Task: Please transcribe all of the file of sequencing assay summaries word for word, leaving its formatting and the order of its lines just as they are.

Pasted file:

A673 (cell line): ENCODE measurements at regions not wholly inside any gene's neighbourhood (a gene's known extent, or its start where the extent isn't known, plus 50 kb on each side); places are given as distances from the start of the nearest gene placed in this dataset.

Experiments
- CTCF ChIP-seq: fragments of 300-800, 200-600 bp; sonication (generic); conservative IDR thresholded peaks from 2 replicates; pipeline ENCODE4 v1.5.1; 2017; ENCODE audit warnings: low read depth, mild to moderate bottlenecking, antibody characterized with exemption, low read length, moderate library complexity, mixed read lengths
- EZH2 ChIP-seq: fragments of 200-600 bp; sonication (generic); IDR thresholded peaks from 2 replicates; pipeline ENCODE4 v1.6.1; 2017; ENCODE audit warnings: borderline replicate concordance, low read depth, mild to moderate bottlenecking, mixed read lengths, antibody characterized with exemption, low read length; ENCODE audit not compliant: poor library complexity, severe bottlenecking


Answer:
A673 (cell line): ENCODE measurements at regions not wholly inside any gene's neighbourhood (a gene's known extent, or its start where the extent isn't known, plus 50 kb on each side); places are given as distances from the start of the nearest gene placed in this dataset.

Experiments
- CTCF ChIP-seq: fragments of 300-800, 200-600 bp; sonication (generic); conservative IDR thresholded peaks from 2 replicates; pipeline ENCODE4 v1.5.1; 2017; ENCODE audit warnings: low read depth, mild to moderate bottlenecking, antibody characterized with exemption, low read length, moderate library complexity, mixed read lengths
- EZH2 ChIP-seq: fragments of 200-600 bp; sonication (generic); IDR thresholded peaks from 2 replicates; pipeline ENCODE4 v1.6.1; 2017; ENCODE audit warnings: borderline replicate concordance, low read depth, mild to moderate bottlenecking, mixed read lengths, antibody characterized with exemption, low read length; ENCODE audit not compliant: poor library complexity, severe bottlenecking